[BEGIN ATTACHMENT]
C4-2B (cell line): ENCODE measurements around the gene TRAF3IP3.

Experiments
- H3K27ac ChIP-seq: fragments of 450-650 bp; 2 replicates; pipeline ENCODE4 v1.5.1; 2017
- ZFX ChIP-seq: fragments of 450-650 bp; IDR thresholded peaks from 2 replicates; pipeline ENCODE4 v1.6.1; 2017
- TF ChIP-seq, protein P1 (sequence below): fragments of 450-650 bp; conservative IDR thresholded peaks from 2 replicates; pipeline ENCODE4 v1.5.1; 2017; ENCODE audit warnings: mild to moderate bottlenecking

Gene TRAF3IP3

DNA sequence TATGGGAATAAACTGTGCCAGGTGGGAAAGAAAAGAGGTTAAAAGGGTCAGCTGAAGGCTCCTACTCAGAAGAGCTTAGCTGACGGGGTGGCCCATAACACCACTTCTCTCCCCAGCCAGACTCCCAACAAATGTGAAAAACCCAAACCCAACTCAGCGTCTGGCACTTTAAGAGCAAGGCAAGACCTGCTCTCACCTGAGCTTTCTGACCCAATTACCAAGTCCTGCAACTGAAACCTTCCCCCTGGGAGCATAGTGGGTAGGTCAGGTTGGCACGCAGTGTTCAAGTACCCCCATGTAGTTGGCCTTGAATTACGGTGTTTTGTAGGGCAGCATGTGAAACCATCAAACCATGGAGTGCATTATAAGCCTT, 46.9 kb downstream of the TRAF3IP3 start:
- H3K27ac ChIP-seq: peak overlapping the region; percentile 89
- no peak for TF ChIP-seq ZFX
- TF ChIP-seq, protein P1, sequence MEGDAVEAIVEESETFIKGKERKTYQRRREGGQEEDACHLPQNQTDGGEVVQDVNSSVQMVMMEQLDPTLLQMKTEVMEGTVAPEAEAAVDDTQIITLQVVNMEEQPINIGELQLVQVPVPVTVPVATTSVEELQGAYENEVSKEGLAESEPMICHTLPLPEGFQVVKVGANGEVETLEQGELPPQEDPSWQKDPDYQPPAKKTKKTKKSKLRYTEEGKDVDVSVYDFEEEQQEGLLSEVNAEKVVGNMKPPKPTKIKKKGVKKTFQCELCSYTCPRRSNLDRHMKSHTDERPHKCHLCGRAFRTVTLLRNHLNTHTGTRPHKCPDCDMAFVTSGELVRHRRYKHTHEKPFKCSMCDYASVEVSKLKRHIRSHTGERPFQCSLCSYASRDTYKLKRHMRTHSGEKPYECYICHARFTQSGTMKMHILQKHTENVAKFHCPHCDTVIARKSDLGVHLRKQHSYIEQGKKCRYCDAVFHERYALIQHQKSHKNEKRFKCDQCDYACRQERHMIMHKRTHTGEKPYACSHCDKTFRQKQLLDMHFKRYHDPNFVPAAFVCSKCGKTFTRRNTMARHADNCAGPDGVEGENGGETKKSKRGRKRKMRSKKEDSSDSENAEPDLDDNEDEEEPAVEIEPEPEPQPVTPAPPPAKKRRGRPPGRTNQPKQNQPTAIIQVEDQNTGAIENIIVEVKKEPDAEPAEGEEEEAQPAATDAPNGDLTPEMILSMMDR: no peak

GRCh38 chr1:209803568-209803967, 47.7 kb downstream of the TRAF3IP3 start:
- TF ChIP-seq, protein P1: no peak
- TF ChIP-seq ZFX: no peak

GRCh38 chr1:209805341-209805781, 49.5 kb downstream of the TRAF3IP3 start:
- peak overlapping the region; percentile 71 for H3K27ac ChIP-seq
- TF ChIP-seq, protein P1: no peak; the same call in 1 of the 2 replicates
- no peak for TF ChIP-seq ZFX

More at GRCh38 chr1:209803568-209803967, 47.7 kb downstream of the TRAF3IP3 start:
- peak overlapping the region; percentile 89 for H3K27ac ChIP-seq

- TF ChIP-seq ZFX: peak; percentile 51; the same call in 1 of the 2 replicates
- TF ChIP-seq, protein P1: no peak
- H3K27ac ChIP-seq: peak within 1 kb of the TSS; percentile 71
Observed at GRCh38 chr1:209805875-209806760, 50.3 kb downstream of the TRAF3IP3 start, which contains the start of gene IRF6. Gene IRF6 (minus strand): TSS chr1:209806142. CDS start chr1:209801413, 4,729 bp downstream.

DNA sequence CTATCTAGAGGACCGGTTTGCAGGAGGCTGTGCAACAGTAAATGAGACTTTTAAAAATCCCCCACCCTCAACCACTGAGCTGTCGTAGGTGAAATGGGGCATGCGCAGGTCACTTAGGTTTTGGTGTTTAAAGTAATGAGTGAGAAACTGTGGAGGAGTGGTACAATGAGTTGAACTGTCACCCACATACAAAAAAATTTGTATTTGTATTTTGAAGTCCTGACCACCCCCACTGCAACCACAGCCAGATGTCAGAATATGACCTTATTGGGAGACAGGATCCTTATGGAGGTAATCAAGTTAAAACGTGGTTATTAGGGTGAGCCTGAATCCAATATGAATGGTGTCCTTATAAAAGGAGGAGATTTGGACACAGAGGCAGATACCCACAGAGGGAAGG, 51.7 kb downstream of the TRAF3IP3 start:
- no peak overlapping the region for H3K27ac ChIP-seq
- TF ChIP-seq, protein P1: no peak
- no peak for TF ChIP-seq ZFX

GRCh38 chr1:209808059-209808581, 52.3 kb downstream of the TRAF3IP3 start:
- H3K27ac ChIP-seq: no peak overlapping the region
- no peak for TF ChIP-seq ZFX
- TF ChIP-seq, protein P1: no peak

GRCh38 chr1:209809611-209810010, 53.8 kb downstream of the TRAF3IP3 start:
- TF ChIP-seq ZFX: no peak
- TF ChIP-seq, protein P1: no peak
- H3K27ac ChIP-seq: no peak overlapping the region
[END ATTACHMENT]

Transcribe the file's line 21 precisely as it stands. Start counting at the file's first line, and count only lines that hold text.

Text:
- TF ChIP-seq, protein P1: no peak